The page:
Journal Highlight: 1H-Nuclear magnetic resonance-based metabonomic analysis of brain in rhesus monkeys with morphine treatment and withdrawal intervention

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  • Published: Oct 1, 2012
  • Author: spectroscopyNOW
  • Channels: NMR Knowledge Base
thumbnail image: Journal Highlight: <sup>1</sup>H-Nuclear magnetic resonance-based metabonomic analysis of brain in rhesus monkeys with morphine treatment and withdrawal intervention

1H-Nuclear magnetic resonance-based metabonomic analysis of brain in rhesus monkeys with morphine treatment and withdrawal intervention

Journal of Neuroscience Research, 2012, 90, 2154-2162
Yi Deng, Qian Bu, Zhengtao Hu, Pengchi Deng, Guangyan Yan, Jiachuan Duan, Chunyan Hu, Jiaqing Zhou, Xue Shao, Jinxuan Zhao, Yan Li, Ruiming Zhu, Yinglan Zhao, Xiaobo Cen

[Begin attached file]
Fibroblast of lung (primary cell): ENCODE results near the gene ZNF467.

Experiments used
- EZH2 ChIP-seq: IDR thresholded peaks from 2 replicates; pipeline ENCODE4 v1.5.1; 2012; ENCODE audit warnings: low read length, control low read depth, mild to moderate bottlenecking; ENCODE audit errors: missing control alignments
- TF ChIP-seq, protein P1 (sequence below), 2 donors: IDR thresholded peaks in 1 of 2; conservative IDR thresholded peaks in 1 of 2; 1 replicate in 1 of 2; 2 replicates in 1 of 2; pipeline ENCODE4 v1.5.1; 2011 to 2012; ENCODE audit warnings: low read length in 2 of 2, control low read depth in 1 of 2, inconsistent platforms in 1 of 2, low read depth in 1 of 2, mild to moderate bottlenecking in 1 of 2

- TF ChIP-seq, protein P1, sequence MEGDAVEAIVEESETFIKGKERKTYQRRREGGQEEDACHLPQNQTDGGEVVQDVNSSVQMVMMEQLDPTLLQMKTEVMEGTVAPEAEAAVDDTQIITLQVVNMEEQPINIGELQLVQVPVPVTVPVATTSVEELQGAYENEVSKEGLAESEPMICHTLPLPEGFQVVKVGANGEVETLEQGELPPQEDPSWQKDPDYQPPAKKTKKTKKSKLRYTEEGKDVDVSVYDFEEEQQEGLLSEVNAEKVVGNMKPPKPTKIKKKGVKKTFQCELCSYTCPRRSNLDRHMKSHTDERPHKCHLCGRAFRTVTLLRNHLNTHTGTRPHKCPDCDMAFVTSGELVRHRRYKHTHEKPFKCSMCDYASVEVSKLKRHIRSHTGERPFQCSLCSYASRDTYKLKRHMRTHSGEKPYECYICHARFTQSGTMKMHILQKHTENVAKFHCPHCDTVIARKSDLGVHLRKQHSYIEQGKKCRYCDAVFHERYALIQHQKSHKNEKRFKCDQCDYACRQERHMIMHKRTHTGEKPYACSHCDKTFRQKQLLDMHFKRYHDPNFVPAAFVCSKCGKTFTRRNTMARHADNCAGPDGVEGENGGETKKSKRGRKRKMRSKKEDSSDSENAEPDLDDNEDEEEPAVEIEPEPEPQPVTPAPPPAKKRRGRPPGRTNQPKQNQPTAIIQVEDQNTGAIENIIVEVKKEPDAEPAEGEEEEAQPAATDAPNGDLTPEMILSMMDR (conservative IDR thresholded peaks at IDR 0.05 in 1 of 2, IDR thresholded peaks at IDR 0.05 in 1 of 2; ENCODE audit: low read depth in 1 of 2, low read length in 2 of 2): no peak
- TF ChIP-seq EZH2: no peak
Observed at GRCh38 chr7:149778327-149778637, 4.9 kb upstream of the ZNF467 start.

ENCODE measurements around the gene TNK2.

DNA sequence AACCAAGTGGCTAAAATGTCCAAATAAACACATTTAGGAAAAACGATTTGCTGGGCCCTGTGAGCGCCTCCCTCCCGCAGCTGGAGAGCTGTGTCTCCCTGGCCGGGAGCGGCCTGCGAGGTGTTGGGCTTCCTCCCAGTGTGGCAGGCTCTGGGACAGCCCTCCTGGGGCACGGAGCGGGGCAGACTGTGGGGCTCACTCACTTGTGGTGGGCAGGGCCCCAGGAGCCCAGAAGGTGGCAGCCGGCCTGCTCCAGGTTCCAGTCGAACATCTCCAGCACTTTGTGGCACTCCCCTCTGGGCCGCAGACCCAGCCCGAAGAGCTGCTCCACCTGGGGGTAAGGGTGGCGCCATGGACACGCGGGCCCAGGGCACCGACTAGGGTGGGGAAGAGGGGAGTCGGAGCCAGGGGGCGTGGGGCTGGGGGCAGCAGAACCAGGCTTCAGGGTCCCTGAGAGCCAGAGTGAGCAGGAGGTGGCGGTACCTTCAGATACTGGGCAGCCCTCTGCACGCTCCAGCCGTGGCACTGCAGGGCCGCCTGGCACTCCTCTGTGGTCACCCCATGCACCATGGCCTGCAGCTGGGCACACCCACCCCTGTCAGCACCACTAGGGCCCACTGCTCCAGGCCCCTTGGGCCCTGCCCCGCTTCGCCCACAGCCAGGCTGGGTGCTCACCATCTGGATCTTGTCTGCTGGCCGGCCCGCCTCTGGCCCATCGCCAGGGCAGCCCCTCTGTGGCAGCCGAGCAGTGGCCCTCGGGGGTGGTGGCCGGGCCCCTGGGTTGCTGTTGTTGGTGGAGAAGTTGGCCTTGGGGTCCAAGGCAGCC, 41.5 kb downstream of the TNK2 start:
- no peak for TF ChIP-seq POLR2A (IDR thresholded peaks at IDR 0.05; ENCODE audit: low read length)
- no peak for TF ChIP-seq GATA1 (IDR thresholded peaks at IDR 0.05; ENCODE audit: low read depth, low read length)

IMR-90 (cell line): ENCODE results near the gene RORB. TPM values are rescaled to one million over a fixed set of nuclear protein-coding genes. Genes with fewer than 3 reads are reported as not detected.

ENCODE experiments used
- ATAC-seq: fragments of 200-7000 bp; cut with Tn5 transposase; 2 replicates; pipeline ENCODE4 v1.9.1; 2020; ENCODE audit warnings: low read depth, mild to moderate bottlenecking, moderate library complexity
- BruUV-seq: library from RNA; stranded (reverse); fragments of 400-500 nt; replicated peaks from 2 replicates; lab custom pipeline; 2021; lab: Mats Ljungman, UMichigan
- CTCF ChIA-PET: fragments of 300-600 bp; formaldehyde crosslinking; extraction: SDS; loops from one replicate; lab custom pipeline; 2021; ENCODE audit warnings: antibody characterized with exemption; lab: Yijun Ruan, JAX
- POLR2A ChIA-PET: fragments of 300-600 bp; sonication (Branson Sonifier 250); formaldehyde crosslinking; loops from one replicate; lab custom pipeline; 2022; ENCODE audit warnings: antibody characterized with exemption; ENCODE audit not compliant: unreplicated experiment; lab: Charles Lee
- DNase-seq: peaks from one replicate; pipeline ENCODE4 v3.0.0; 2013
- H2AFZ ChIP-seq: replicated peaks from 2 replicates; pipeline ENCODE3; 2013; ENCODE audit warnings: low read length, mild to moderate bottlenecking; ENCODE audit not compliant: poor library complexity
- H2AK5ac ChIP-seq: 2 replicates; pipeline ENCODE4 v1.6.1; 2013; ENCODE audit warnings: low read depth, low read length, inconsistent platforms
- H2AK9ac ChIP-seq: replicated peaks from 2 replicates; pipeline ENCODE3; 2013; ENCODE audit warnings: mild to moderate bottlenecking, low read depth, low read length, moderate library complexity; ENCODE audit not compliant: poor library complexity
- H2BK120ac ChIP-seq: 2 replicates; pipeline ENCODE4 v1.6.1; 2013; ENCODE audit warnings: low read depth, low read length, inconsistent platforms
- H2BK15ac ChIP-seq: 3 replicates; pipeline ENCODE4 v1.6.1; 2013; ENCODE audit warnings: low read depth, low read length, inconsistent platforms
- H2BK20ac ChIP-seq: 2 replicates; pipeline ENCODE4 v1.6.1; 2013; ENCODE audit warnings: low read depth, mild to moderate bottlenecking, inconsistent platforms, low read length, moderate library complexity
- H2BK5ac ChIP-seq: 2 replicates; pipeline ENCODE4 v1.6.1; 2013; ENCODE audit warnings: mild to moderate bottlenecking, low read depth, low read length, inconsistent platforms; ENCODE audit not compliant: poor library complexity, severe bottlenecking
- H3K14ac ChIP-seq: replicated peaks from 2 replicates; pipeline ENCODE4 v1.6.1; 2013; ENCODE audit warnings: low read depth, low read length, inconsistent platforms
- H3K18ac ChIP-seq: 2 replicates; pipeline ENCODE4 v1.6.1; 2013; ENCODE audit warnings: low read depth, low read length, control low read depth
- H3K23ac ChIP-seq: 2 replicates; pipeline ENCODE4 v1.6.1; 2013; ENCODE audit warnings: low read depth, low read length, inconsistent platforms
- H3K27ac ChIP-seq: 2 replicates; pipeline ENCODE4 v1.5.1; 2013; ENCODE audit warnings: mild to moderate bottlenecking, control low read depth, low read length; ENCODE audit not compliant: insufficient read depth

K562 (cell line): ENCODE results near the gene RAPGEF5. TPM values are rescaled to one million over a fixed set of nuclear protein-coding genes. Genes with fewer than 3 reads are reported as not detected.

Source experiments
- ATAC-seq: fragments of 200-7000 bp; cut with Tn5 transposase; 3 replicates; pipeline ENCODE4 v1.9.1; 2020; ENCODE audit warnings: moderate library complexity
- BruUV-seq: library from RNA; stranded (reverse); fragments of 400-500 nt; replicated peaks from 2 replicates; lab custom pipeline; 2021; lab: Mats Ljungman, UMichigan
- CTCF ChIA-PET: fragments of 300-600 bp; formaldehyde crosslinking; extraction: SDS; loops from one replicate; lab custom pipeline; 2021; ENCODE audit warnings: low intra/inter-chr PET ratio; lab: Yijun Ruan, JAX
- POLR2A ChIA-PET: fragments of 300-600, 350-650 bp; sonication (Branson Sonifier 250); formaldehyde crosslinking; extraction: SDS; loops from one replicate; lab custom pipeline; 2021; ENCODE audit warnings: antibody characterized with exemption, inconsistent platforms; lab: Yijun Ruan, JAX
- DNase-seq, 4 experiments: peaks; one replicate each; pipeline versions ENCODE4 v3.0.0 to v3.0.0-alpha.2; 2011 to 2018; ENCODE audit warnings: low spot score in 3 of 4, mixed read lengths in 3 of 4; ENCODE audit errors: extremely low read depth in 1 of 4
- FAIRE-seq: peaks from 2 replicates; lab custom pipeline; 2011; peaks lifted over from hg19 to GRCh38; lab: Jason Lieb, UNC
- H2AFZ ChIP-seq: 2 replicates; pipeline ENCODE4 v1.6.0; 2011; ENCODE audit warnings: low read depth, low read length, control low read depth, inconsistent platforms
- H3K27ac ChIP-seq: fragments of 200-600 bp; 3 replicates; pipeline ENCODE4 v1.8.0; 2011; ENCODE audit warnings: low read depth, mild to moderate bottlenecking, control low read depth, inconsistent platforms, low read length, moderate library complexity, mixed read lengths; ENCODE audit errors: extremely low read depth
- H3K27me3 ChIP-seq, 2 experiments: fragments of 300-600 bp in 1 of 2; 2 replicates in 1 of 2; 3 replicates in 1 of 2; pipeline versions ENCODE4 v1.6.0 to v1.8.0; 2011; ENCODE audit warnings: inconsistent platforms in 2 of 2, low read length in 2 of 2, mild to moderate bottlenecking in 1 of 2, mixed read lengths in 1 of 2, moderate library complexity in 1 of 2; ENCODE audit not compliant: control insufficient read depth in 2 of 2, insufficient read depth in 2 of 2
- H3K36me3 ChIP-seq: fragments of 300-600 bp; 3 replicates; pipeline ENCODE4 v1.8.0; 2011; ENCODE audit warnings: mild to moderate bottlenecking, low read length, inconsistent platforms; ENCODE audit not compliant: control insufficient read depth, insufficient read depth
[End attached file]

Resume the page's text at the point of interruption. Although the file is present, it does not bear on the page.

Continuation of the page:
Metabolic changes in brain hippocampus and prefrontal cortex of rhesus monkeys were measured by 1H-NMR, coupled with partial least squares and orthogonal signal correction analysis, to study morphine dependence and withdrawal therapy in a model highly related to humans. Abstract: Comprehensive cerebral metabolites involved in morphine dependence have not been well explored. To gain a better understanding of morphine dependence and withdrawal therapy in a model highly related to humans, metabolic changes in brain hippocampus and prefrontal cortex (PFC) of rhesus monkeys were measured by 1H-nuclear magnetic resonance spectroscopy, coupled with partial least squares and orthogonal signal correction analysis. The results showed that concentrations of myoinositol (M-Ins) and taurine were significantly reduced, whereas lactic acid was increased in hippocampus and PFC of morphine-dependent monkeys. Phosphocholine and creatine increased in PFC but decreased in hippocampus after chronic treatment of morphine. Moreover, N-acetyl aspartate (NAA), γ-aminobutyric acid, glutamate, glutathione, methionine, and homocysteic acid also changed in these brain regions. These results suggest that chronic morphine exposure causes profound disturbances of neurotransmitters, membrane, and energy metabolism in the brain. Notably, morphine-induced dysregulations in NAA, creatine, lactic acid, taurine, M-Ins, and phosphocholine were clearly reversed after intervention with methadone or clonidine. Our study highlights the potential of metabolic profiling to enhance our understanding of metabolite alteration and neurobiological actions associated with morphine addiction and withdrawal therapy in primates.

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